Failing the willing numbers for a performance, intrepid storytellers would take it on themselves to recount the plays as stories. After hearing from an Army officer that Shakespeare was the greatest author ever, in 1863 the mountain man Jim Bridger made his way to the Oregon Trail and found someone willing to trade a yoke of oxen for a volume of Shakespeare. As he was illiterate and had no interest in learning to read, he hired a boy to read the book to him. Thereafter, he became famous for entertaining fellow mountain men around campfires by reciting his favorite plays—especially Richard III—from beginning to end. Apparently, he liked to salt his Shakespeare with oaths of his own, just to see if anyone could tell which bits were Shakespeare and which were Bridger.

American pioneers liked Shakespeare because they liked his stories and they were comfortable with his language. Nobody had told them to sit still, be quiet, and show respect in the presence of the Bard. Nobody had held up Shakespeare under glass on a silver platter and said “Look, don’t touch.” Nobody had said, Must have college degree to appreciate, much lessmust have plummy upper-class English accent to speak aloud.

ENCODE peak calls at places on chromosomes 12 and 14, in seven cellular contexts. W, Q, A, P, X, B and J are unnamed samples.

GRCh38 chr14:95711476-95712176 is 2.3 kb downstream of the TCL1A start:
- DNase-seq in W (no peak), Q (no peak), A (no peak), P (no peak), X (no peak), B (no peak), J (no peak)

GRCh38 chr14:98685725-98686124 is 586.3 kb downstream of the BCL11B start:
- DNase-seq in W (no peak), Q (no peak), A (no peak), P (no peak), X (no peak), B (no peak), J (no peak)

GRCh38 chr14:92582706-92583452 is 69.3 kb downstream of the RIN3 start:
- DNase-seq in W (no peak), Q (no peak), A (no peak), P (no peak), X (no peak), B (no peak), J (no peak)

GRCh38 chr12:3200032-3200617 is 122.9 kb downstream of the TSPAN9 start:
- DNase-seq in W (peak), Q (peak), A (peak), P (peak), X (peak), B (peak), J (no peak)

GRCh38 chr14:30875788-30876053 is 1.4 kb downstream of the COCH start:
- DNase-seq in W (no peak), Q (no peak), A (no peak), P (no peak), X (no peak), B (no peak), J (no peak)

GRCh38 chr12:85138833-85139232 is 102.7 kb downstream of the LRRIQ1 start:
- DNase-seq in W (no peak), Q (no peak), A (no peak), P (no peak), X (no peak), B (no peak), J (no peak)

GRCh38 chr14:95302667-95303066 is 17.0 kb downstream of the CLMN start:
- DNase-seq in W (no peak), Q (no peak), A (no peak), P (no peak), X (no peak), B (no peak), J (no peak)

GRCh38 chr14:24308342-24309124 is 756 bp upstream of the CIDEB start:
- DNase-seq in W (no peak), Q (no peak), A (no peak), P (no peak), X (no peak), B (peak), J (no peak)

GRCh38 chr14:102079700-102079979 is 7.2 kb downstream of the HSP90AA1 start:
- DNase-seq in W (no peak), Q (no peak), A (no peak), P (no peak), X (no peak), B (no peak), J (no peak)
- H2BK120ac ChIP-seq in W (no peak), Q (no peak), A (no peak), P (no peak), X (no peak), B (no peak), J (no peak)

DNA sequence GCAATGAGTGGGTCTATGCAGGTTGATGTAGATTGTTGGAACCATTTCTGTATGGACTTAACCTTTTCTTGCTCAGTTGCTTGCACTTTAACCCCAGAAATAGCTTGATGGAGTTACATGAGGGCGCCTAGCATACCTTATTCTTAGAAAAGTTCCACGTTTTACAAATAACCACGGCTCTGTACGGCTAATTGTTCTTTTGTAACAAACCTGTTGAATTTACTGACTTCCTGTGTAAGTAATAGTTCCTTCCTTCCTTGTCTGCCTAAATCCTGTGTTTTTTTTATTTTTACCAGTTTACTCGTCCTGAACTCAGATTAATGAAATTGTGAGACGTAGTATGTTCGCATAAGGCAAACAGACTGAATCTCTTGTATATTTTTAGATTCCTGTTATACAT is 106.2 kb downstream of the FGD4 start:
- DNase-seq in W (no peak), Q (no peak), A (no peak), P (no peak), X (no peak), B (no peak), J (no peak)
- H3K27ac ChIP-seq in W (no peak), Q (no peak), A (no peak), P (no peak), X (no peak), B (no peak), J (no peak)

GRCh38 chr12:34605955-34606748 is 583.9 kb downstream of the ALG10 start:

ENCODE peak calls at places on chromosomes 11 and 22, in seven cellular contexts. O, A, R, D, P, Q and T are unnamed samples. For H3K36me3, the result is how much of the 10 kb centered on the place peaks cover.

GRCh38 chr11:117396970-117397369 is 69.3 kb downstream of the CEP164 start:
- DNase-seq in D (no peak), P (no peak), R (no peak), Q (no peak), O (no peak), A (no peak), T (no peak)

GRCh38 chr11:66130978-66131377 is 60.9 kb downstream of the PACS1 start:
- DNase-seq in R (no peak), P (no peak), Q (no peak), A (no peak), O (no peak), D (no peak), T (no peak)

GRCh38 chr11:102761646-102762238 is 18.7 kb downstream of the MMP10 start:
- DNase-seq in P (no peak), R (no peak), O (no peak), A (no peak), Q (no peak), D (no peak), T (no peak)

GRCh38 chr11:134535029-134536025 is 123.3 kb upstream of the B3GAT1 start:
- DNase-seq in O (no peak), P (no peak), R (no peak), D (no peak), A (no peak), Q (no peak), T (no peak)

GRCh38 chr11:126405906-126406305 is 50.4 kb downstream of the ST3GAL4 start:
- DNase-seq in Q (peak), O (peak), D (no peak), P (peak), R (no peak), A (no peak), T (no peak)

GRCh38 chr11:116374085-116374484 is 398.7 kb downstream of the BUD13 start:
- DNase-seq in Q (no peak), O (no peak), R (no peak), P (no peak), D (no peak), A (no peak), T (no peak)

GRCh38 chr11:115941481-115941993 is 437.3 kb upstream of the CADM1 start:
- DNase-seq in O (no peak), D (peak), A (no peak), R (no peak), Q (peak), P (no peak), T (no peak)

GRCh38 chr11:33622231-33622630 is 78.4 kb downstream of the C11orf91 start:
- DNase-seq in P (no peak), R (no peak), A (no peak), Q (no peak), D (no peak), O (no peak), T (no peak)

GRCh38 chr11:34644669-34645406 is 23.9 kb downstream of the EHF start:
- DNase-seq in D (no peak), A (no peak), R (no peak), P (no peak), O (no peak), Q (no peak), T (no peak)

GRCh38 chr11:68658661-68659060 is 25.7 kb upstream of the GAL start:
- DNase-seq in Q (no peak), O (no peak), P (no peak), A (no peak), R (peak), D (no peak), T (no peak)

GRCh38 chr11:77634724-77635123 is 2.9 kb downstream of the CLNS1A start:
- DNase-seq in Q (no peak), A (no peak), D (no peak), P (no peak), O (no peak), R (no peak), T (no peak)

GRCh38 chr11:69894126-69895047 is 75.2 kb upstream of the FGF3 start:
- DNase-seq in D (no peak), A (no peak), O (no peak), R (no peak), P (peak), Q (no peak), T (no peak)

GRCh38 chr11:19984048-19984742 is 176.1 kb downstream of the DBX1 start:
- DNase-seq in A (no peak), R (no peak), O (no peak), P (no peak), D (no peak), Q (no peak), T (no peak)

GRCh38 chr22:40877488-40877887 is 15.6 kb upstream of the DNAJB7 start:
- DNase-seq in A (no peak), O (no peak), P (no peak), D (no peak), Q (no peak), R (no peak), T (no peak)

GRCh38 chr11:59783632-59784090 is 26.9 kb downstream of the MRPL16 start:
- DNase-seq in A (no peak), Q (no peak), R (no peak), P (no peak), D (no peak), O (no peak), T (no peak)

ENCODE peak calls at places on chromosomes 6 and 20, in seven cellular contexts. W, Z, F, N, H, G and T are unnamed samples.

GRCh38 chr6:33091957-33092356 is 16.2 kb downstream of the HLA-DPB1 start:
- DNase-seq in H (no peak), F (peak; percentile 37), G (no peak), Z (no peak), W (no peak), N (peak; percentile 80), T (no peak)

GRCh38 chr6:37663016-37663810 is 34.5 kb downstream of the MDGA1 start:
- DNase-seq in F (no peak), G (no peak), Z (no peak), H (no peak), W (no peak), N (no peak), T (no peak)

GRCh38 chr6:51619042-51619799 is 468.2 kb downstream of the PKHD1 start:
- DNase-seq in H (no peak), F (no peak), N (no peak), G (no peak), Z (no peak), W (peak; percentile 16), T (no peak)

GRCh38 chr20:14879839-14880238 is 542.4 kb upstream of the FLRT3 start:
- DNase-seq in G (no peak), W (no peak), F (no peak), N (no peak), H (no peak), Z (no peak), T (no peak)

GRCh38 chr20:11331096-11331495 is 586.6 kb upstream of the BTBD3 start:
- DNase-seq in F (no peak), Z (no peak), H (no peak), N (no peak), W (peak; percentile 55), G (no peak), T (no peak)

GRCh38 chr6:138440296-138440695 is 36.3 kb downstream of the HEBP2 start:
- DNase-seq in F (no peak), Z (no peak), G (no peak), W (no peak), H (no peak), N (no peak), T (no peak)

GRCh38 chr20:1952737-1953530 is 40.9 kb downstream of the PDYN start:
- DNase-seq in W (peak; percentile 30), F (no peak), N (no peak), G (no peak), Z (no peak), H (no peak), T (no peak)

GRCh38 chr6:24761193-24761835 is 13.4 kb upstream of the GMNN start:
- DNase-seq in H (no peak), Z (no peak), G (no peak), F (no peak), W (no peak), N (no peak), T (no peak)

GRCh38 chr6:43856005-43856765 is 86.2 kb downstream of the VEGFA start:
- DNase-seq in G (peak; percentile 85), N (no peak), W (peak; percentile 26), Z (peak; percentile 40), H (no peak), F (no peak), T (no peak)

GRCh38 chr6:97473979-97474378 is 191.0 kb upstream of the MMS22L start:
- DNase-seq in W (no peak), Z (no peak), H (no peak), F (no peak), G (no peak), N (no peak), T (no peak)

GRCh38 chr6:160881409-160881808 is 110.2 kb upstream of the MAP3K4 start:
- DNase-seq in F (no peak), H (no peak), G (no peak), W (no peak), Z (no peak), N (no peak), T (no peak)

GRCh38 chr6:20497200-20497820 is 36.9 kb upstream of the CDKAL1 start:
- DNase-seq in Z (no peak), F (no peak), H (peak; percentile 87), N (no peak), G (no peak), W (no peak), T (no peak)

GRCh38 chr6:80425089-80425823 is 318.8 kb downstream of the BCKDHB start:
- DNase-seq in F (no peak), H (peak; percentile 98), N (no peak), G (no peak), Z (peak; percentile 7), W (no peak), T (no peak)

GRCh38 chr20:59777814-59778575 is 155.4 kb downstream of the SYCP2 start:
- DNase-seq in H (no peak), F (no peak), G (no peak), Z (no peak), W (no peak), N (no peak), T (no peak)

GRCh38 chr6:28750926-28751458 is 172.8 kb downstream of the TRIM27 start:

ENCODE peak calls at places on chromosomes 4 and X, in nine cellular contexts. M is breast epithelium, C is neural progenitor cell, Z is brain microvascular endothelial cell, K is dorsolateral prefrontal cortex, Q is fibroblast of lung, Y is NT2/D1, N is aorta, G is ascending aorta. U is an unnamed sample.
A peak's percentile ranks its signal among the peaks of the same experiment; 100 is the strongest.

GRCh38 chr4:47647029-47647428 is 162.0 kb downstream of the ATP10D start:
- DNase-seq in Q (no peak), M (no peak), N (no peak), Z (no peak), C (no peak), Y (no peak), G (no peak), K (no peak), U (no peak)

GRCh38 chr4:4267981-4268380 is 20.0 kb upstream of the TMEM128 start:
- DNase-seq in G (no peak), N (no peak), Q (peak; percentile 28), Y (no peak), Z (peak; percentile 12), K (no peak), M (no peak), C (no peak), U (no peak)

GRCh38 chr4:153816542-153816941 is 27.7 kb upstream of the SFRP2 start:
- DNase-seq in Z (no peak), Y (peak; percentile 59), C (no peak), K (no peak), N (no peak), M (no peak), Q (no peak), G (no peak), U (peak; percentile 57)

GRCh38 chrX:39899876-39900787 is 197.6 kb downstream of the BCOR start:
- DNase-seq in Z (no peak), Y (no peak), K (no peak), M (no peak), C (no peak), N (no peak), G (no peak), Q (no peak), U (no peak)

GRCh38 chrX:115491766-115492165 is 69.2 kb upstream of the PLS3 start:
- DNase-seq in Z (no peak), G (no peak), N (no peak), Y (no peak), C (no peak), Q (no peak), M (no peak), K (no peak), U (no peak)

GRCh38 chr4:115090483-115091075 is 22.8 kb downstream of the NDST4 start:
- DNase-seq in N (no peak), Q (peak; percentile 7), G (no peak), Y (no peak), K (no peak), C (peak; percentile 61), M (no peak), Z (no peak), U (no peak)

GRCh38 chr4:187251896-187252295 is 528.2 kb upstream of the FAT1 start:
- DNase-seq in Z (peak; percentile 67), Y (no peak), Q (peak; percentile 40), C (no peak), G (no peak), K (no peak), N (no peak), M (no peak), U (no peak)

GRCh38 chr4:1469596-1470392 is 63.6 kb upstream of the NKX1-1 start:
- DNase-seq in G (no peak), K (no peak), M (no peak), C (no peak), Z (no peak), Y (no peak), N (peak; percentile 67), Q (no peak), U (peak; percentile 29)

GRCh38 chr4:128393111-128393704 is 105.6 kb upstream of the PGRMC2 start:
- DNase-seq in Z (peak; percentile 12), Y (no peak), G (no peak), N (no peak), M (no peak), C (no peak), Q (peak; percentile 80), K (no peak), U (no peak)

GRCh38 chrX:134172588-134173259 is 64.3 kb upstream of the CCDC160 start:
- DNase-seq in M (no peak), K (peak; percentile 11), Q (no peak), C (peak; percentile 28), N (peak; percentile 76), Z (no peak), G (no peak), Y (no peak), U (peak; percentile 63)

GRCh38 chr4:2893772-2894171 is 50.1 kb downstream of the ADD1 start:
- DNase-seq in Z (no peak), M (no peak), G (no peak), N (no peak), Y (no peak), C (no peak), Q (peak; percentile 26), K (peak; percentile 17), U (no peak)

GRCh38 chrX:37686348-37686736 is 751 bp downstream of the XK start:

If anybody had said any of those things, they would likely have been chased out of town with a volley of rotten tomatoes.

2. Having invested so much time and research in Shakespearean conspiracy theories in order to lay the groundwork forInterred with Their Bones, is there any particular theory that you think might actually hold water? If so, why?

On the question of Shakespeare’s identity, I’d say that I’m happily agnostic: I like the mystery. The writer of the plays was probably William Shakespeare of Stratford, but there are enough gaps in the evidence that it only seems responsible to admit that we don’t know “who did it” with certainty. To put it in legal terms, by the standards of a civil trial (“preponderance of evidence”), I would cast my vote to convict the actor from Stratford. By the much more demanding standards of a criminal trial, however (“beyond a reasonable doubt”), I could not, because to my mind somebody else might well be the guilty party.

That said, most of the commonly proposed alternates have serious problems. For example, Edward de Vere, the seventeenth earl of Oxford, died in 1604—although new Shakespearean plays look to have gone on premiering until about 1613.

The alternate who most intrigues me at the moment is William Stanley, sixth earl of Derby. Unlike Oxford, he had the right life span, which makes Derby possible as a candidate. But he’s also seductively plausible.